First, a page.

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  1. What I found to be most important in this podcast was multiple interpretations made by students that I had assumed had only one scientific interpretation. Of coarse I was not aware of this until I assigned a task that assumed “correct” answer. Often while grading assignments, particularly essays, I found it difficult to grade. It occurred to me that if grading it is torturous then it must have been torturous to learn. The idea of counter arguments in group discussions (playing the devils advocate) would be quite useful.
    Working to a real world application in archaeology is very difficult, but cultural relativity and diversity at least in cultural anthropology. Something to work on. Critical thinking is my ultimate goal for students to achieve rather than rope memorization. My exams, although multiple choice, need some thought processing and reasoning, again not just rope memorization. Of coarse this is a little difficult when class attendance in an introductory class is 50 students.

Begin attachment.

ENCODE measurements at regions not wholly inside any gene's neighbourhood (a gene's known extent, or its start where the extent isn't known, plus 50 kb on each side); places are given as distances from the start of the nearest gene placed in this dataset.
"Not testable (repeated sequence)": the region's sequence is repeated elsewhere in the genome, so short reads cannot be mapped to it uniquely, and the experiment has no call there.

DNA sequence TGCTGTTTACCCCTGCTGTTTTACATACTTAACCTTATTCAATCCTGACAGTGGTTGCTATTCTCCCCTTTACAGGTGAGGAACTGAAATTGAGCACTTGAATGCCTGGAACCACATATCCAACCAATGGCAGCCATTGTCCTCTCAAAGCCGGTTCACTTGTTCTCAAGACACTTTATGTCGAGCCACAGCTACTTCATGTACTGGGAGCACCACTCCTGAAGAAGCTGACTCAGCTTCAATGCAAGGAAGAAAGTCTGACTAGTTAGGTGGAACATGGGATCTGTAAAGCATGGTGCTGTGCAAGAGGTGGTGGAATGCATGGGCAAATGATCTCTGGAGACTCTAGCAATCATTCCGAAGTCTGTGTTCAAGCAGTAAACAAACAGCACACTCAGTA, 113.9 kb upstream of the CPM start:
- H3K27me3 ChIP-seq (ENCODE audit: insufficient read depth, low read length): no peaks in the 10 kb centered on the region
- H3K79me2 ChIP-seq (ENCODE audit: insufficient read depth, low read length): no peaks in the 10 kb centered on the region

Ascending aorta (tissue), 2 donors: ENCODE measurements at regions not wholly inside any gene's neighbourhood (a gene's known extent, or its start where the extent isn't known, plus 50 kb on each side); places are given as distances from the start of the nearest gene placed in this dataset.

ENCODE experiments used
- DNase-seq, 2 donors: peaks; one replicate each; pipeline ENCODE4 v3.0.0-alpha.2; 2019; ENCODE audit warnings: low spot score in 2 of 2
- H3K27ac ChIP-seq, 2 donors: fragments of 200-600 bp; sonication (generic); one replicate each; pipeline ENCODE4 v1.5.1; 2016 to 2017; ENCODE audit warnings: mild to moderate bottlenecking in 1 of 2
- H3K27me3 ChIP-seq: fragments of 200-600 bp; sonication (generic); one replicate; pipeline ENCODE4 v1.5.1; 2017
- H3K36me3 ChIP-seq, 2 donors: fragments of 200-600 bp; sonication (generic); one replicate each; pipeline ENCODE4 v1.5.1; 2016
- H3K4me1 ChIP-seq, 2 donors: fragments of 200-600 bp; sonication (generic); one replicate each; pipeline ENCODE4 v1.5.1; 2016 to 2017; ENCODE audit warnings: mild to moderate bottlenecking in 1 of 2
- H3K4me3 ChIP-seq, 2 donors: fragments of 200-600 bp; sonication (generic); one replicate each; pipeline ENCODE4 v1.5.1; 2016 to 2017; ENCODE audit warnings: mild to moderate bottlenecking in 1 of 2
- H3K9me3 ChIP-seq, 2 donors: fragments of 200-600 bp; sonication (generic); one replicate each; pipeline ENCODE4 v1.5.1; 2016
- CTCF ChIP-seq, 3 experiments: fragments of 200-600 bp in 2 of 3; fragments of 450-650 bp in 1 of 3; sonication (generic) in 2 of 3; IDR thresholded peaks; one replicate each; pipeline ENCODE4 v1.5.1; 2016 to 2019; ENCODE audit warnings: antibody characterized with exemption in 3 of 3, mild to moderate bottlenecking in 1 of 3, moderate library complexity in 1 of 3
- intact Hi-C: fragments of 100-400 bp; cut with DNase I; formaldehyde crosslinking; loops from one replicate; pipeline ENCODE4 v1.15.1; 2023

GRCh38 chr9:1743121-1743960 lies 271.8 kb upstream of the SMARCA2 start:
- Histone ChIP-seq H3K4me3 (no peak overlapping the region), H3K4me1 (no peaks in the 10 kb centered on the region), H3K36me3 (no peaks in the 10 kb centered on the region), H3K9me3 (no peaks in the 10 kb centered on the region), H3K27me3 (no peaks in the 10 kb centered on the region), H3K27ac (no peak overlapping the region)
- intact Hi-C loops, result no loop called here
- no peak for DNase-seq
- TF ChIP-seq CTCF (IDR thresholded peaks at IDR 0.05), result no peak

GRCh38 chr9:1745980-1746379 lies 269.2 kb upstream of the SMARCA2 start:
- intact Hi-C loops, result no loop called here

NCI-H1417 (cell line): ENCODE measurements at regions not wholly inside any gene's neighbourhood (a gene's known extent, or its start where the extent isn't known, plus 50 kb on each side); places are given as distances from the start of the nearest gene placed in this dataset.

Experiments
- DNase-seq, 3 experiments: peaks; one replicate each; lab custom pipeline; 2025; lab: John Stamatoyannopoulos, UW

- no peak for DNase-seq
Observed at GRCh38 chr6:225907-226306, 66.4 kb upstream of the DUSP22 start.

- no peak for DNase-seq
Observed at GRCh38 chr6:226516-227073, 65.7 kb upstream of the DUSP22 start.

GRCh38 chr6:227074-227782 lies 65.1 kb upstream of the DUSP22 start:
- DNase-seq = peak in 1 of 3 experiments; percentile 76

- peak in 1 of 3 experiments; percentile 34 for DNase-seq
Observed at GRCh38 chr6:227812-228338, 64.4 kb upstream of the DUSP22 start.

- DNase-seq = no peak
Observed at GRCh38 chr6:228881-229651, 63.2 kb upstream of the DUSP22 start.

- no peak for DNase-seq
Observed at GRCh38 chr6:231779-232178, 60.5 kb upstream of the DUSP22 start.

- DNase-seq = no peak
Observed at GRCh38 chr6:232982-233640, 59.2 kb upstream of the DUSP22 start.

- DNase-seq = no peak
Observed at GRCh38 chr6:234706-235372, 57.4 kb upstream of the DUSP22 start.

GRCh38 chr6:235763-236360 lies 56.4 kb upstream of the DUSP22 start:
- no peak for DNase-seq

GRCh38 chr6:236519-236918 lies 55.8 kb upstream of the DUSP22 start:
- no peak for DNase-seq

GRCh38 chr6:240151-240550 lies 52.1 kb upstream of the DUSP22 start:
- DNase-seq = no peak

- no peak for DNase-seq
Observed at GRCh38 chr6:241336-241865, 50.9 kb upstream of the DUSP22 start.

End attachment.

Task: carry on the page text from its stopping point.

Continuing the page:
Purpose, in other words, why am I doing this? is something I need to practice in all my lectures and assignments. Creating a motive to learn is essential, not to just get a good grade. In some ways my passion for archaeology seems to be one of my best talents, along with many of my own experiences in archaeology. This kind of bring me into the lives of the student.